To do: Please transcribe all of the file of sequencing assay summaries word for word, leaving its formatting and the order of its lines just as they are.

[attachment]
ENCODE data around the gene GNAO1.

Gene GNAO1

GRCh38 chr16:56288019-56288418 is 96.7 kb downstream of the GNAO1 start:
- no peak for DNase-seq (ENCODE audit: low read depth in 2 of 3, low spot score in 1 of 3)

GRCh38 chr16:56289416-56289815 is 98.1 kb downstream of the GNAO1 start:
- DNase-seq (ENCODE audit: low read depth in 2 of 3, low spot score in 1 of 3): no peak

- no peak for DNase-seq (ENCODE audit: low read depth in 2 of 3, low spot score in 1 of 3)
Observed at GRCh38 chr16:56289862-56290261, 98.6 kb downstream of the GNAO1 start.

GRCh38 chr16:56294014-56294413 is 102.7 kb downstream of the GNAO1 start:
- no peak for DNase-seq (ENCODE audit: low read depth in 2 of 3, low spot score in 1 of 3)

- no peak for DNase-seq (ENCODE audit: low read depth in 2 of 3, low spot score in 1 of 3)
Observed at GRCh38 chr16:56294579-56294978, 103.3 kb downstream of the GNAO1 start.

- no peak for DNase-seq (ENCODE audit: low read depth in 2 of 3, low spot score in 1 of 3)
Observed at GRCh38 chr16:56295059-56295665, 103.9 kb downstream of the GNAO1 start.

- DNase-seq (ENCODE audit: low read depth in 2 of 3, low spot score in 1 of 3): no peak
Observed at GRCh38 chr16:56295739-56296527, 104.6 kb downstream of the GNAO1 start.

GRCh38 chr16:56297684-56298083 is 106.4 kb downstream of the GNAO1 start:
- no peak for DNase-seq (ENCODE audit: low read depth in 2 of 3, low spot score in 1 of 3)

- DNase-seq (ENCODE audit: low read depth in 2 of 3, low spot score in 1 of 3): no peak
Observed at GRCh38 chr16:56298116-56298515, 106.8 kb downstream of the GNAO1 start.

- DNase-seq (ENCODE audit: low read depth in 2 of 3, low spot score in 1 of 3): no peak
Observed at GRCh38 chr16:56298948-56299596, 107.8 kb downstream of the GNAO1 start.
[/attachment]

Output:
ENCODE data around the gene GNAO1.

Gene GNAO1

GRCh38 chr16:56288019-56288418 is 96.7 kb downstream of the GNAO1 start:
- no peak for DNase-seq (ENCODE audit: low read depth in 2 of 3, low spot score in 1 of 3)

GRCh38 chr16:56289416-56289815 is 98.1 kb downstream of the GNAO1 start:
- DNase-seq (ENCODE audit: low read depth in 2 of 3, low spot score in 1 of 3): no peak

- no peak for DNase-seq (ENCODE audit: low read depth in 2 of 3, low spot score in 1 of 3)
Observed at GRCh38 chr16:56289862-56290261, 98.6 kb downstream of the GNAO1 start.

GRCh38 chr16:56294014-56294413 is 102.7 kb downstream of the GNAO1 start:
- no peak for DNase-seq (ENCODE audit: low read depth in 2 of 3, low spot score in 1 of 3)

- no peak for DNase-seq (ENCODE audit: low read depth in 2 of 3, low spot score in 1 of 3)
Observed at GRCh38 chr16:56294579-56294978, 103.3 kb downstream of the GNAO1 start.

- no peak for DNase-seq (ENCODE audit: low read depth in 2 of 3, low spot score in 1 of 3)
Observed at GRCh38 chr16:56295059-56295665, 103.9 kb downstream of the GNAO1 start.

- DNase-seq (ENCODE audit: low read depth in 2 of 3, low spot score in 1 of 3): no peak
Observed at GRCh38 chr16:56295739-56296527, 104.6 kb downstream of the GNAO1 start.

GRCh38 chr16:56297684-56298083 is 106.4 kb downstream of the GNAO1 start:
- no peak for DNase-seq (ENCODE audit: low read depth in 2 of 3, low spot score in 1 of 3)

- DNase-seq (ENCODE audit: low read depth in 2 of 3, low spot score in 1 of 3): no peak
Observed at GRCh38 chr16:56298116-56298515, 106.8 kb downstream of the GNAO1 start.

- DNase-seq (ENCODE audit: low read depth in 2 of 3, low spot score in 1 of 3): no peak
Observed at GRCh38 chr16:56298948-56299596, 107.8 kb downstream of the GNAO1 start.